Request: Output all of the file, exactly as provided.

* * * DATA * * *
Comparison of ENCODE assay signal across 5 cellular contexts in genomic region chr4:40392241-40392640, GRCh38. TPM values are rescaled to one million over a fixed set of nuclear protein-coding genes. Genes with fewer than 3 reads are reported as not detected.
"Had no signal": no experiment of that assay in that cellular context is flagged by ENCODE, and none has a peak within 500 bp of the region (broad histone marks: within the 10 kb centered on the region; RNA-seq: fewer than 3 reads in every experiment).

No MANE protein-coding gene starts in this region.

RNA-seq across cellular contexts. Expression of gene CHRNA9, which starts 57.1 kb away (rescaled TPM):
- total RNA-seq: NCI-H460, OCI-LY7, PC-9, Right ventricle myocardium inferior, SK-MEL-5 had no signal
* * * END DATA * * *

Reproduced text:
Comparison of ENCODE assay signal across 5 cellular contexts in genomic region chr4:40392241-40392640, GRCh38. TPM values are rescaled to one million over a fixed set of nuclear protein-coding genes. Genes with fewer than 3 reads are reported as not detected.
"Had no signal": no experiment of that assay in that cellular context is flagged by ENCODE, and none has a peak within 500 bp of the region (broad histone marks: within the 10 kb centered on the region; RNA-seq: fewer than 3 reads in every experiment).

No MANE protein-coding gene starts in this region.

RNA-seq across cellular contexts. Expression of gene CHRNA9, which starts 57.1 kb away (rescaled TPM):
- total RNA-seq: NCI-H460, OCI-LY7, PC-9, Right ventricle myocardium inferior, SK-MEL-5 had no signal